the same location, opening in August of
During the industrial development
period of Waterloo’s history, the early
20th century, the district built grand
new high schools to accommodate the many
new students. Designed by local
architect Mortimer Cleveland, the
East High School
opened with considerable fanfare in
1919. It was built on High Street
between Lime and Vine Streets, the site
of the first East High School built in
1874. Additions and extensive
remodeling were done in 1939, 1955,
1956, 1962, 1965, 2002, 2006, and 2007.
You can read a
history of East High by student Kris
Oberheu which was published in the
EHS student newspaper, The Orange
and Black, in April 1990.
*Link removed as redirected to web page
Francis Grout Elementary
School opened in 1920 at 330
Madison Street. It closed in 1981 and
was sold in 1994.
Roosevelt Elementary School
at 200 Arlington Street was built in
Asset page from National Park Service as a
National Historic Place.
Construction of an addition and
remodeling of the original building in
1954 created a unique enrichment room
adapted to teaching art, music, and
children’s literature. It was closed in
______ and renovated into senior
Longfellow Elementary School
at 233 Edwards Street was completed in
1940 with several unusual features.
Between each classroom is a workroom,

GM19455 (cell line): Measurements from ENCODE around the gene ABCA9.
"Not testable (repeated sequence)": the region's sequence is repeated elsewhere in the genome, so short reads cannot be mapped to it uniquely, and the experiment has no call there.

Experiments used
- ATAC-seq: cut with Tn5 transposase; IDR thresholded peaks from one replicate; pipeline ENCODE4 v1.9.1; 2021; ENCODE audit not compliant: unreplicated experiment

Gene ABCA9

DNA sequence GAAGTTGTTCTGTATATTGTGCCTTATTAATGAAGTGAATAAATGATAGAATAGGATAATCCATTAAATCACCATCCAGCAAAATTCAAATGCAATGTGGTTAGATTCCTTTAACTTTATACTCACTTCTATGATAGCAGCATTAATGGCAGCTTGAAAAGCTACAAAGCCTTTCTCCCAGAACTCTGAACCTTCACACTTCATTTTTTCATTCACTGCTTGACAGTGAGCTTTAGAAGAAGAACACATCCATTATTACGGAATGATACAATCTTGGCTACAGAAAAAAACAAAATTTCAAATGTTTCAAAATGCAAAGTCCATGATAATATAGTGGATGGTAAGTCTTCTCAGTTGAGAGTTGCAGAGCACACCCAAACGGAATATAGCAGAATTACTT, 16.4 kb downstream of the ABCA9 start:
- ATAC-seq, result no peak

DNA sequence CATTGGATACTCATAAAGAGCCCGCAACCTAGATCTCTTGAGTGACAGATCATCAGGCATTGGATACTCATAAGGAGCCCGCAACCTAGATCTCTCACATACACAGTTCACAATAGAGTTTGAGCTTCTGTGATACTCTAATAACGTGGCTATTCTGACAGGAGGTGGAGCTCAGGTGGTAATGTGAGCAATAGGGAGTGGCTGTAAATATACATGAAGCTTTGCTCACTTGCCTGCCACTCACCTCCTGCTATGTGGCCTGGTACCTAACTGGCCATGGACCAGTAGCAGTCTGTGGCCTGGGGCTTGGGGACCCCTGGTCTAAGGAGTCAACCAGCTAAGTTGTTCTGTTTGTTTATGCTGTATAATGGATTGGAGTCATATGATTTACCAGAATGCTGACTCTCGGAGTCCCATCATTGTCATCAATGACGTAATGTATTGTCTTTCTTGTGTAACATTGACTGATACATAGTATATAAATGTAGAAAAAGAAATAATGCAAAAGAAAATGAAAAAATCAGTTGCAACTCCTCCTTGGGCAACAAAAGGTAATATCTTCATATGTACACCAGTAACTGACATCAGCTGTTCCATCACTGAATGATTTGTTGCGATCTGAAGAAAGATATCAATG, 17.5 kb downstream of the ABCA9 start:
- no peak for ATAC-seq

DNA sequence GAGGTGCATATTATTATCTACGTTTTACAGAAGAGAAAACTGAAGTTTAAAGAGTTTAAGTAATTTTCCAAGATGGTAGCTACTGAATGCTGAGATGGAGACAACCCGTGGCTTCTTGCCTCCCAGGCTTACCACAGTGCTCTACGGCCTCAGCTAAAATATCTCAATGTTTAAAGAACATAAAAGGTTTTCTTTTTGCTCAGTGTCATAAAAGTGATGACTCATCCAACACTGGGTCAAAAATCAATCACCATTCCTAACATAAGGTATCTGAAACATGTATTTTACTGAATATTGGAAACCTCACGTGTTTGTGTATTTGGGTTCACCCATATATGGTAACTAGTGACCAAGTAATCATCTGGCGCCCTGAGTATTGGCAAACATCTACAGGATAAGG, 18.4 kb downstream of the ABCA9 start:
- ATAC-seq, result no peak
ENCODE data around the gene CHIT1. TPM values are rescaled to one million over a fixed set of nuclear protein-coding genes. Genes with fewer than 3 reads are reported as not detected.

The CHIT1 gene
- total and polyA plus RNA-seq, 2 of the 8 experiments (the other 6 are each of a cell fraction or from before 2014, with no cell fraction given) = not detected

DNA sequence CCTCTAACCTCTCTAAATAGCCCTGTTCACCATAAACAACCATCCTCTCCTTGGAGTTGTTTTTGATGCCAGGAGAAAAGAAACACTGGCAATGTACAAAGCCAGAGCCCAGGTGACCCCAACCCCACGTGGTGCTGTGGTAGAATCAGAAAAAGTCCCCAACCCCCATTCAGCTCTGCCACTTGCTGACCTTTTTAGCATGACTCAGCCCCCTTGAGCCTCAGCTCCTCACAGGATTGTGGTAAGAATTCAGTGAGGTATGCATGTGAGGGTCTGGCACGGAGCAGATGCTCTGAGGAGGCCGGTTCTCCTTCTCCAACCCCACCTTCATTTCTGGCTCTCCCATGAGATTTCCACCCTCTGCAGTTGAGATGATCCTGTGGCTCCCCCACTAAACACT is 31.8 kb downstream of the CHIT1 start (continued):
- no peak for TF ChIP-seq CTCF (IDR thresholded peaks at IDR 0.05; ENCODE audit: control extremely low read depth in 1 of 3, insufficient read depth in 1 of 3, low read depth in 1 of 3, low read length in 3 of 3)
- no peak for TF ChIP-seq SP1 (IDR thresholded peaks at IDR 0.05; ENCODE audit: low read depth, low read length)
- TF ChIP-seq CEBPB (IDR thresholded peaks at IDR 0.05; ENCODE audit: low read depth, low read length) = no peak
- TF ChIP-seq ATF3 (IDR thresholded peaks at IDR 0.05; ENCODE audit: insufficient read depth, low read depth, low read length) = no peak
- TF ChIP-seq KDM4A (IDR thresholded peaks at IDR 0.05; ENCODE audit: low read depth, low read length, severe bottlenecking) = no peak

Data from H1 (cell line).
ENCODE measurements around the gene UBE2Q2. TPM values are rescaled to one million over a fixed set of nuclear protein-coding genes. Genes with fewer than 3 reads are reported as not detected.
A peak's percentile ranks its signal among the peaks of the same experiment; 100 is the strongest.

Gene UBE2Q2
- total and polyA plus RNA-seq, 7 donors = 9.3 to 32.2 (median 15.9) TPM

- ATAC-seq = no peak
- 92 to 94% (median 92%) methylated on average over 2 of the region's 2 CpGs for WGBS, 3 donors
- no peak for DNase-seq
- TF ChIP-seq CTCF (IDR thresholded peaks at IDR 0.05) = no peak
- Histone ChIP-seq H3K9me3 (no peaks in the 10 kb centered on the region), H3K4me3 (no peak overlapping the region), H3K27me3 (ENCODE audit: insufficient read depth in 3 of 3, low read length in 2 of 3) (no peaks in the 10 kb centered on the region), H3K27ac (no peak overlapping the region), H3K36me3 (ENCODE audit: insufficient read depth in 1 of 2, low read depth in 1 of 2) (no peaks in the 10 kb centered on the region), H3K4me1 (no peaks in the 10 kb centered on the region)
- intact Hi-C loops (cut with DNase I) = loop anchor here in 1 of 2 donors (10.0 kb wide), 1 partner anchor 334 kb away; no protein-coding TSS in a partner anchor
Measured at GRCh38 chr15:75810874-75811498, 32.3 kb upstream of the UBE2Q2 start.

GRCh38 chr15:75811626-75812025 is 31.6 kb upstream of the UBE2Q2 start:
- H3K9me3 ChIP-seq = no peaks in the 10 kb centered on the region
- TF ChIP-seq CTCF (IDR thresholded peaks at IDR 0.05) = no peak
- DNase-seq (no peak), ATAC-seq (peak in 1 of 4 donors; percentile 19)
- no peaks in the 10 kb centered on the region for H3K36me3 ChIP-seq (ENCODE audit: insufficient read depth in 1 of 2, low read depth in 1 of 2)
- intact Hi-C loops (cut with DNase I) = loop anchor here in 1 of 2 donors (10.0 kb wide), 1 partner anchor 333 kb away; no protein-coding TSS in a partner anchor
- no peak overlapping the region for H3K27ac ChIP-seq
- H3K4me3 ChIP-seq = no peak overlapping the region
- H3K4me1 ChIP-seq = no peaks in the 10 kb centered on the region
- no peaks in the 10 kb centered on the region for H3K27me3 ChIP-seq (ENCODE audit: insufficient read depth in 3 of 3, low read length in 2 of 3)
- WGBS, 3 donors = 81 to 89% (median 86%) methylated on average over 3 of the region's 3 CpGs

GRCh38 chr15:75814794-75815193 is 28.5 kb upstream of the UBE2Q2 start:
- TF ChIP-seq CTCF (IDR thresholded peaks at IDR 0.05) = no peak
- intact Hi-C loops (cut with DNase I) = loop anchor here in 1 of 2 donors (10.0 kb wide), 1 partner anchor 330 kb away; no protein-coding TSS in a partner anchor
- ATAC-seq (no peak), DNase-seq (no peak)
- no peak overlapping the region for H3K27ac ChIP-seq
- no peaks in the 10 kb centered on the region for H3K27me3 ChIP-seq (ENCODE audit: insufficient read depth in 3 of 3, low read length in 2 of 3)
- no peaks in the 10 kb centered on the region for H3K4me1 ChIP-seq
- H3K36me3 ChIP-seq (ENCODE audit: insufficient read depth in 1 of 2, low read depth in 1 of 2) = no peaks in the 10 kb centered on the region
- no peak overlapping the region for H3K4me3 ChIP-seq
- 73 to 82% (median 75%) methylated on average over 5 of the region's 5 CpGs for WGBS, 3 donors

and the school has a little theatre in
addition to a large stage in the
gymnasium. Longfellow replaced Alcott,
John Fiske, and Washington Schools. In
1959 an annex was built to the school.
Longfellow was closed as an elementary
school at the end of the 2007-08 school
year and re-opened in the fall of 2009
to house several district alternative
programs. It closed again in the middle
of the 2010-11 school year when all
alternative programs consolidated at
Expo Alternative High School, located in
the former McKinstry Elementary
The Independent District of
replaced the earlier Central School that
had burned. It housed grades 1-12, on
Washington Street, between 6th and 7th
Streets. It was remodeled in 1920 and
became part of Sloane Wallace
Junior High. It was razed in
in 1889, the first Lowell
School opened at 1223
Washington Street. In 1907 an addition
opened at West 2nd and Randolph Streeet.
Additions were made in 1906 and 1916.
in 1973, it was used by Expo alternative
High School, and in 1981, it closed. It
was later sold.
1901 saw Waterloo High School
open on Washington beside the Central
School. In 1927, it was remodeled;
Central was renamed Sloane Wallace
Junior High School. In 1955 it closed.
John G. Whittier
Elementary School opened at
West 3rd and Sullivan. Additions were
made in 1909 and 1915. It closed in
1981 and was later sold.
In 1913, the original
Washington Irving Elementary School,
Hawthorne and West 6th
Street, opened. Additions were made in
1948 and 1954. It closed in 2003 when
the new Irving opened at the site of the
former West Middle School on West 5th
In 1914 Edison Elementary
School at 800 Rock Island
Avenue, was built to replace the
Westfield School. A prized possession of
the school is a letter Thomas Edison
wrote to the students when he learned
that they had voted to name their school
after him. Edison Junior High was
constructed in 1955 as one of several
(1937, 1949, 1955, 1960) additions made
to Edison Elementary School. For many
years the building housed both
elementary and junior high students. In
1988, as part of the district’s
reorganization plan, Edison again became
totally an elementary school. It
continued to operate as a prek-5 until
its closing in December 2011. Its
students were then served by Fred Becker Elementary School,
which opened in January 2012, at 1239
Sheldon in Waterloo.
In 1919 Kingsley Elementary